Saturday, July 2, 2011

Saturday Salon: A Favorite Painting or Two...or Three...!

Jasper Johns (1930 - ), who received the Presidential Medal of Freedom in February of this year - the first American artist to have done so since Alexander Calder in 1977 - is an artist whose work most of us are familiar with. We've all seen it or the heavy influence of it at one time or another - if not the actual Johns creation, then the secondary work done by illustrators and graphic designers inspired by Johns over the years. I immediately thought of Johns' use of classical iconography - his American Flag paintings, when I was deciding on what painter to focus on for Saturday Salon on this most American of holidays.

Last week, we had John Sloan, painter of daily American city life in the first half of the 20th century. Today we have Jasper Johns, a painter and print maker who, in his major work, makes use of iconic American symbols in an often complex new way. In this work, Johns asks us to look at those very familiar symbols with a fresh eye.

Today, Jasper Johns remains at the forefront of American art. His work is represented in almost all major museums. I was fortunate enough to have seen several of his pieces in NYC once upon a time at MOMA.

Please go here for a quick overview.

In-depth talk here about his work.

A view of some of Johns' work kept by MOMA.

Johns' work at the Whitney Museum.

Jasper Johns


  1. Love his work--especially the numbers, but the flags are fantastic too.

    Did you see the episode of The Simpsons which featured Jasper Johns? He was depicted as running around stealing all of the light bulbs--another of his iconic images. Very amusing.

    (On a completely unrelated note, I saw you mention Edith Layton a few weeks back. I wasn't able to comment then, but she's one of my very favorite Regency authors. However, I think a non-Regency, THE FIRE FLOWER, set in London just after the great fire of 1666, is her best.)

  2. Deb: That's so funny about the Simpsons. I don't normally watch the show, but I'd sure like to see this episode. I wonder if I can request just this one online somewhere?

    Oh, Edith Layton. I was so sad when she passed away. But at least we have her wonderful stories to remember her by.

    I do also like her short stories in which she is able to break your heart and mend it all within the space of a few words.

    I will definitely search out THE FIRE FLOWER, Deb. I'd never heard of it. Thanks so much. Something new of Layton's to read is a very good thing.

    Did you ever read THE DUKE'S WAGER - a Harlequin Regency unlike any other. In this one you actually wonder IF there will be a happy ending. It's such a sad, dry, wry, witty story. Heartbreaking in several respects.
    I loved it.

  3. I like Jasper John's flags and numbers. I know I took photos of his works the last time I visited MoMa.

    Have a happy 4th of July holiday weekend!

  4. Maybe it's time to do a Jasper Johns mosaic. :)

    You have a happy one, too, Pat!

  5. Yvette--Not to hi-jack the Jasper Johns thread, but I think I've read most of Layton's Regencies (and some of her others set in other historical eras, she even set a few in America) and I find that through almost all of them there is a vein of sadness, wistfulness, and regret (all of the characters have pasts that they have to come to terms with, especially the men) and many times you do wonder how Layton will manage to pull out a happy ending. She does, but there's often a little ambiguity there too.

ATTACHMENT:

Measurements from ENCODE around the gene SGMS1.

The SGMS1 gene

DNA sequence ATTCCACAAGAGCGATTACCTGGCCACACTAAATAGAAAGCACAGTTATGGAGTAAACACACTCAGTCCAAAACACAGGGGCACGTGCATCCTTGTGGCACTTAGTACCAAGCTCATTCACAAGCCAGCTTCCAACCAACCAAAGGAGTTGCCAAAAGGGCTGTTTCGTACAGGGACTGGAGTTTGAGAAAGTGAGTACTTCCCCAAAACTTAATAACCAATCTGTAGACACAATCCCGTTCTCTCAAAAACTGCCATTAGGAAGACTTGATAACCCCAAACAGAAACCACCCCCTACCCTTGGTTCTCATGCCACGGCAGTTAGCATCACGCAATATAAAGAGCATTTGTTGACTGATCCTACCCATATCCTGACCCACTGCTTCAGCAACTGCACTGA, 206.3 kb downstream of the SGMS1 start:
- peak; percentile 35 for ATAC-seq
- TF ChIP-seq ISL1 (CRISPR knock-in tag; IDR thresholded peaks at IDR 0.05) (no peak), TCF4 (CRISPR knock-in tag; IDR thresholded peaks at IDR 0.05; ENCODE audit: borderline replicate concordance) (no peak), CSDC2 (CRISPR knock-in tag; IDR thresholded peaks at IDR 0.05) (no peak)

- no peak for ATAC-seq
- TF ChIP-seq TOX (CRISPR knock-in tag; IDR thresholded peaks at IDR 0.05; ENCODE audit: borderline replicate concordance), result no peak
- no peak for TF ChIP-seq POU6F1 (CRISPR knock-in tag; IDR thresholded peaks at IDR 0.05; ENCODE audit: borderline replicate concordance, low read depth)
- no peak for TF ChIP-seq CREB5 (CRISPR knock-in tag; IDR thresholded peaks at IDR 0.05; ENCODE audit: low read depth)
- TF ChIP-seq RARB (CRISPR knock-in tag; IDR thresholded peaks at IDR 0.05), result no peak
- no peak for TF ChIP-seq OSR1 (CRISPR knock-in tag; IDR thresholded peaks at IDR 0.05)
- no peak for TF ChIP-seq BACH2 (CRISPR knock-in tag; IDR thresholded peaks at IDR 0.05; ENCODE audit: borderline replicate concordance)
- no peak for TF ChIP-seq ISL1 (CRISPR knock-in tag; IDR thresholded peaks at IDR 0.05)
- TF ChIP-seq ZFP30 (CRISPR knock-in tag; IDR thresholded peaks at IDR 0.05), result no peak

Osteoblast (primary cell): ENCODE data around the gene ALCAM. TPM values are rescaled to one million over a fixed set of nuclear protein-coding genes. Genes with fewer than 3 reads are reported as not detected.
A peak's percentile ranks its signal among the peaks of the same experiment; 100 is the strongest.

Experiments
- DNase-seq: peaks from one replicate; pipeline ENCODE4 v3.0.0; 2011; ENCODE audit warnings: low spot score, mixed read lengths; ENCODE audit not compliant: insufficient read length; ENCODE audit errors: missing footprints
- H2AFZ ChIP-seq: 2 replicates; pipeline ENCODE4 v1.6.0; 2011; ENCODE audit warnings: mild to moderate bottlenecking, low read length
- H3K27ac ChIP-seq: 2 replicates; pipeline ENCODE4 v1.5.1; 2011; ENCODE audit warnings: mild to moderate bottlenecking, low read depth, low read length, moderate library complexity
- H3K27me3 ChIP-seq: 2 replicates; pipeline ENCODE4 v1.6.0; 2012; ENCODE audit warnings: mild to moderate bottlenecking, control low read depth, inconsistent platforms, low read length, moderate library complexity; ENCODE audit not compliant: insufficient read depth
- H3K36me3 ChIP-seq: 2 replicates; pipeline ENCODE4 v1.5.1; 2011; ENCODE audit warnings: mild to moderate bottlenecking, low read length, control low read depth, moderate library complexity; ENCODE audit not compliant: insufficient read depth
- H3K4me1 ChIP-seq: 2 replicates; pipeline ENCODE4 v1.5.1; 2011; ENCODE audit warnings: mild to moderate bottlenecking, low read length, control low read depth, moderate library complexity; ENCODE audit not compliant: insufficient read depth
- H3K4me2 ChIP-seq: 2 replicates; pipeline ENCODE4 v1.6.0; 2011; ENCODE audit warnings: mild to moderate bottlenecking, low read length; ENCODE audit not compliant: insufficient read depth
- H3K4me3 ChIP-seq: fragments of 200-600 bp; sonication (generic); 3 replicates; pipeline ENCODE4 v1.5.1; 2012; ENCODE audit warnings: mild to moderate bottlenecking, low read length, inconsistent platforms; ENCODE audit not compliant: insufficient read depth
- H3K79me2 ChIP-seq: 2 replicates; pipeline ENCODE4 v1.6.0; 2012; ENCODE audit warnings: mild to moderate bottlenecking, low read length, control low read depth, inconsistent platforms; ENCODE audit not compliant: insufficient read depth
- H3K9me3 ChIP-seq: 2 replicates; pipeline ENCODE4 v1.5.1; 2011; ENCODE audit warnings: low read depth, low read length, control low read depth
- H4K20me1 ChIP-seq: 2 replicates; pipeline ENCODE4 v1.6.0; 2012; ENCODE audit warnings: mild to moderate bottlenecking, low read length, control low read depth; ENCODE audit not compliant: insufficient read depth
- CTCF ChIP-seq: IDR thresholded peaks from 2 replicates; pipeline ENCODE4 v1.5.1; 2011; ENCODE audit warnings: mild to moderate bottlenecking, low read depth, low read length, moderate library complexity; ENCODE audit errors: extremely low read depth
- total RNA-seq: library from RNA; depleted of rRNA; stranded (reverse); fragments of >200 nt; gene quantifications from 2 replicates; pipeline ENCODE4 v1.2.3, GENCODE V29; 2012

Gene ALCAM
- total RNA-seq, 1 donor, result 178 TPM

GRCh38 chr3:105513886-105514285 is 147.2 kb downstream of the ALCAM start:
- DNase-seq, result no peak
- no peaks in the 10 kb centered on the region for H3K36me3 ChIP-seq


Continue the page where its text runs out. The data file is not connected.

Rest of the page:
6. Don't worry about the 'hi-jack' thing I'm always ready to talk about Edith Layton or any other of my favorite authors.

    Yes, I agree with your assessment of Layton's characters. That's what so moves me about them. They are definitely not cardboard cut-outs even if and when they have all the 'Regency' accoutrement.

    There is one Christmas short story that is my favorite above all others but damn if I can remember the title. It has to do with a trip to the countryside by a jaded, wealthy man about town (aren't they all?)and a vision seen in a snow-globe. Just a lovely, lovely and very touching little love story.

  7. Yes--the snow globe--I remember that story! It was in a collection of Christmas-themed Regency short stories (I think it was the same one that had Mary Balogh's story of a child chimney sweep named Nick). I can't remember the title either, although it seems to me the hero's name was Cyril (although I'm possibly confusing that with another Christmas Regency).

  8. It was THE DUKE'S PROGRESS and it was in the 1989 edition of A Regency Christmas - Signet Regency Romance. And the Duke's name was, indeed, Cyril. I just looked through some of my old paperbacks and found it. Now to keep myself from immediately re-reading it until Christmas. I think I'll post about all these wonderful Holiday Regency short stories then.

    But I stumbled upon another of my favorites, of course. This one I will re-read shortly. It's not Christmas related, after all. Ha.

    PRECIOUS ROGUE by Mary Balogh. My favorite of her short stories.

    It's in the 1995 edition of DASHING AND DANGEROUS - a Signet Historical Romance.

    Both these books are anthologies of short stories.

    PRECIOUS ROGUE takes place during summer, coming full circle to our summetime holiday. Though NOT emphatically July 4th - since the story takes place in the English countryside. :)

    We're really rambling now. Ha!

  9. I love the third painting of the flag. It's wonderful.

  10. Yes, me too, Ryan. But for me, it's mostly all good. I love Jasper Johns' work. When you see it in reality, the vivaciousness of it knocks you out.


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